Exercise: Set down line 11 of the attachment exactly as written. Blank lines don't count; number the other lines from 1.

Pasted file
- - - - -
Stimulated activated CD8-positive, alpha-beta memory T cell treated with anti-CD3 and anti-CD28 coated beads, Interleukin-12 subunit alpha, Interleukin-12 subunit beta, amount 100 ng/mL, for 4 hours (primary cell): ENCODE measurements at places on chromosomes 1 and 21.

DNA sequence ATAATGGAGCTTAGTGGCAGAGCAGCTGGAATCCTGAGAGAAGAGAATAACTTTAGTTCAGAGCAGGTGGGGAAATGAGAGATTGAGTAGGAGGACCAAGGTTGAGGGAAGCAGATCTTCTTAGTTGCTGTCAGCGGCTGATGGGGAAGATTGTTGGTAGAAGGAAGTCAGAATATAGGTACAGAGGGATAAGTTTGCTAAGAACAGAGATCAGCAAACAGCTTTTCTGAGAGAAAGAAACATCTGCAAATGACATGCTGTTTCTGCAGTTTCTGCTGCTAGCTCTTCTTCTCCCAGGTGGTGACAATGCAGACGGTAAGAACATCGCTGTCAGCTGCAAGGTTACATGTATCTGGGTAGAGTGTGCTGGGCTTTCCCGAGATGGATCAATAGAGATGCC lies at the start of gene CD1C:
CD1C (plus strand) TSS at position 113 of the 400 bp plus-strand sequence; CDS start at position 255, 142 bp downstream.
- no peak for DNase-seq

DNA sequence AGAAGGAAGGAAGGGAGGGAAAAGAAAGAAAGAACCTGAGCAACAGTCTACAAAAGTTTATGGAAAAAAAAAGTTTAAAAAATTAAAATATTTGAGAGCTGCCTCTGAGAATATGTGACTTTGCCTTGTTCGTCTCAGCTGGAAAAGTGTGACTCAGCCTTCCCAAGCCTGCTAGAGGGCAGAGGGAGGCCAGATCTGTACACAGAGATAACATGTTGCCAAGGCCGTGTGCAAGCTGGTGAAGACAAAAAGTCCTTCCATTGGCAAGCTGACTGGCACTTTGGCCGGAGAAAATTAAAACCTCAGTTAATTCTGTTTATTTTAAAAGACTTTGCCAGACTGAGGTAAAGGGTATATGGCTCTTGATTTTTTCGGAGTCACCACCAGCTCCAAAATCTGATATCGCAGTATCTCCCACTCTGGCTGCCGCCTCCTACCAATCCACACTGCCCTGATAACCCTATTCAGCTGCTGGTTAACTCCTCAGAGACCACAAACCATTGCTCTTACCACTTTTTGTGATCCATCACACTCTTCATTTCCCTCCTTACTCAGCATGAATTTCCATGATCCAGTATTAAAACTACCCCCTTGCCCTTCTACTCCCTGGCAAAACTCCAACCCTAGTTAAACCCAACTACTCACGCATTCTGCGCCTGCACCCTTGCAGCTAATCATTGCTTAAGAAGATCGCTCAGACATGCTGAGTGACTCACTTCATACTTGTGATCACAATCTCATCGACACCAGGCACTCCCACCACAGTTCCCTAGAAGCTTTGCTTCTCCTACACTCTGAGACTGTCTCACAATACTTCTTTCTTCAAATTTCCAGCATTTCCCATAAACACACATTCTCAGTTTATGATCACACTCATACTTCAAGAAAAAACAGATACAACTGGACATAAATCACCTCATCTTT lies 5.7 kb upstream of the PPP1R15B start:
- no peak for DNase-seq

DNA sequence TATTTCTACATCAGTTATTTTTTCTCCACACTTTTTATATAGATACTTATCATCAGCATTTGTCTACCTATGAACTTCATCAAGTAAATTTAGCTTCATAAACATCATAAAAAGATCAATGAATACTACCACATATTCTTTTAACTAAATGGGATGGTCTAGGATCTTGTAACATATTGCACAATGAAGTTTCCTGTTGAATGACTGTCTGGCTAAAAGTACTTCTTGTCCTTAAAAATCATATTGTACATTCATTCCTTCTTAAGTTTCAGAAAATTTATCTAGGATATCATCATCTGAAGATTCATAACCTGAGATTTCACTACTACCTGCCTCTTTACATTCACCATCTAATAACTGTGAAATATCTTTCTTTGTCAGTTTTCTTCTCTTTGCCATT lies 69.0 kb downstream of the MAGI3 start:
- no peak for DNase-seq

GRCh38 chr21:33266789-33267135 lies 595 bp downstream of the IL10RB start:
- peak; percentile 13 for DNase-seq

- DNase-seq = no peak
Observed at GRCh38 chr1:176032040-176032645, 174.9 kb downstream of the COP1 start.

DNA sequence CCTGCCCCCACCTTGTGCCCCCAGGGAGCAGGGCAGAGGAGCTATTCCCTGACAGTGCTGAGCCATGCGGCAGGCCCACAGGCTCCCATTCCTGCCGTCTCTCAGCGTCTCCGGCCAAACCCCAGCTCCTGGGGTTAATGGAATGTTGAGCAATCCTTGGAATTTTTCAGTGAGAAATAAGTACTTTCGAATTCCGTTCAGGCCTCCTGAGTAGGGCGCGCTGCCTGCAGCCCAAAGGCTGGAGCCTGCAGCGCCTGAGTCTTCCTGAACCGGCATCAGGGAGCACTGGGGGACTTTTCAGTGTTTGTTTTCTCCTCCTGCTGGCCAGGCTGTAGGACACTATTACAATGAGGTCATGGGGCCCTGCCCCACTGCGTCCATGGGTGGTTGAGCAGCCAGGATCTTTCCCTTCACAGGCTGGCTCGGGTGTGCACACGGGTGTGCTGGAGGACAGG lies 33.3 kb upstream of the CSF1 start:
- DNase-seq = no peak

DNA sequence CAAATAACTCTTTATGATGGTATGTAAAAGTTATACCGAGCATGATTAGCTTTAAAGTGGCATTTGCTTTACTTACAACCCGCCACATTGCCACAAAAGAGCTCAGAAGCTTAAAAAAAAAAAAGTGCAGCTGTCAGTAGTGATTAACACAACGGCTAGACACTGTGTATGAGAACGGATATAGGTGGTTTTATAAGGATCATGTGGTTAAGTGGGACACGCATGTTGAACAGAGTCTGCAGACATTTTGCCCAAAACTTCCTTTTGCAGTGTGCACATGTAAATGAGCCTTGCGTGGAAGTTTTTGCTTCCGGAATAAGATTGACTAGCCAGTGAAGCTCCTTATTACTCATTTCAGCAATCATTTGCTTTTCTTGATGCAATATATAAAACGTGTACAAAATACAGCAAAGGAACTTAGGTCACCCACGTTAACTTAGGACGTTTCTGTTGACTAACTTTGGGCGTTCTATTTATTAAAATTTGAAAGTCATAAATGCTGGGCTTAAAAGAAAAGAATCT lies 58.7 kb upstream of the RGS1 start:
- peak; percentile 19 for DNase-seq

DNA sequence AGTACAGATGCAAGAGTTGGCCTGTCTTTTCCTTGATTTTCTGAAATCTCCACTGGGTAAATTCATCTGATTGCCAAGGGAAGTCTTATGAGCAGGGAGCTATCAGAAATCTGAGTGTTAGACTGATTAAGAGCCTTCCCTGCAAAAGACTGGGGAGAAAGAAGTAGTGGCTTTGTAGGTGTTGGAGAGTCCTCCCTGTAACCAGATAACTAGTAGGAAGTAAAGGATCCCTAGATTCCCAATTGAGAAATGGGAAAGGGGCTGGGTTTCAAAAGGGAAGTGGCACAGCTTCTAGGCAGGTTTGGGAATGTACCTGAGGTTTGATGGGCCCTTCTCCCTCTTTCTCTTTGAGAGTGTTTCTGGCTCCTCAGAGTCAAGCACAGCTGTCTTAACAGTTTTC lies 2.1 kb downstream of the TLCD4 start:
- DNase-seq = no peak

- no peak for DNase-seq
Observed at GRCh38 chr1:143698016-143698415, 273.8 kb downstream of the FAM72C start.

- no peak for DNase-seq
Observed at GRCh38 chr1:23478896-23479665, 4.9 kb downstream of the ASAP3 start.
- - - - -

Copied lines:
- DNase-seq = no peak